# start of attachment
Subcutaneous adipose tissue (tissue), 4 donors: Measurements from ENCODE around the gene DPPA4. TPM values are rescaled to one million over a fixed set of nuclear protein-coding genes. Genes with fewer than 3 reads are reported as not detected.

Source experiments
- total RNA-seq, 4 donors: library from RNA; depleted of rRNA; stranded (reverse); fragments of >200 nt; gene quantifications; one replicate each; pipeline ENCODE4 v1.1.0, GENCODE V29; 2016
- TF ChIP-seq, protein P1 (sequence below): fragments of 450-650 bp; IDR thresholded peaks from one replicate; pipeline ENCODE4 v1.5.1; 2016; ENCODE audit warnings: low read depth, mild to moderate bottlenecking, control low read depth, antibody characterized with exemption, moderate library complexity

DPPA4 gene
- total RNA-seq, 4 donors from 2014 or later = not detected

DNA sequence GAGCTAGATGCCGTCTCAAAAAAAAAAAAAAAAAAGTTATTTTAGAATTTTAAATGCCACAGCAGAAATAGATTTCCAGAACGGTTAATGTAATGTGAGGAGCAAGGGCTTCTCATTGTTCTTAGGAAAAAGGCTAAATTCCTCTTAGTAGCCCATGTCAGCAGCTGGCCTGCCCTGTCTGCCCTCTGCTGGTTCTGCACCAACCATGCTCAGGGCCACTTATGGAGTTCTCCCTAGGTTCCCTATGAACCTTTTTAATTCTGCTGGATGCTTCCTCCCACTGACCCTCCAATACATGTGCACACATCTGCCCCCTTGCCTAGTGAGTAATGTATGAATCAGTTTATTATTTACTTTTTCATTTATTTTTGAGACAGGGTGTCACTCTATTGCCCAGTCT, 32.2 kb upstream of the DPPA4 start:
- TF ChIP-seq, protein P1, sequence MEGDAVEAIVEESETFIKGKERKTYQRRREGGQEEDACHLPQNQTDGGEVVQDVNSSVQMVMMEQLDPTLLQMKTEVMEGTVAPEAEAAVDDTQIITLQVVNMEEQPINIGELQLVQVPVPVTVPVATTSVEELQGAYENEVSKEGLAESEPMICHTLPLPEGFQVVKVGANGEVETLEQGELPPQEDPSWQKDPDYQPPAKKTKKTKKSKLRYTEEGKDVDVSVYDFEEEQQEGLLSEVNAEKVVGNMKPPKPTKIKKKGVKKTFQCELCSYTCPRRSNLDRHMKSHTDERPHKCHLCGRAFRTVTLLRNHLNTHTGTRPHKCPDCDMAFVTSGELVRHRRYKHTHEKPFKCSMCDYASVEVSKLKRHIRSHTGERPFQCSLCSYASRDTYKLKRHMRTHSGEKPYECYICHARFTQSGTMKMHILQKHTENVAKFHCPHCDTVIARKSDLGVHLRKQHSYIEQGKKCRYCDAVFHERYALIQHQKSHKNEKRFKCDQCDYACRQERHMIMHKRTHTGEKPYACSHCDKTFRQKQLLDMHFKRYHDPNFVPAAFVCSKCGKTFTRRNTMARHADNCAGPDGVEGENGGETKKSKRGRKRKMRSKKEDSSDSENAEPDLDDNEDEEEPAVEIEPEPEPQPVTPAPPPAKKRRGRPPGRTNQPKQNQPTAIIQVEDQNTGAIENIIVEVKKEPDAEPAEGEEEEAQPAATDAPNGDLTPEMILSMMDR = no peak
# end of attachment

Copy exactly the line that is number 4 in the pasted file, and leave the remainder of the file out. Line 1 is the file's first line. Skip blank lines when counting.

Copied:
- TF ChIP-seq, protein P1 (sequence below): fragments of 450-650 bp; IDR thresholded peaks from one replicate; pipeline ENCODE4 v1.5.1; 2016; ENCODE audit warnings: low read depth, mild to moderate bottlenecking, control low read depth, antibody characterized with exemption, moderate library complexity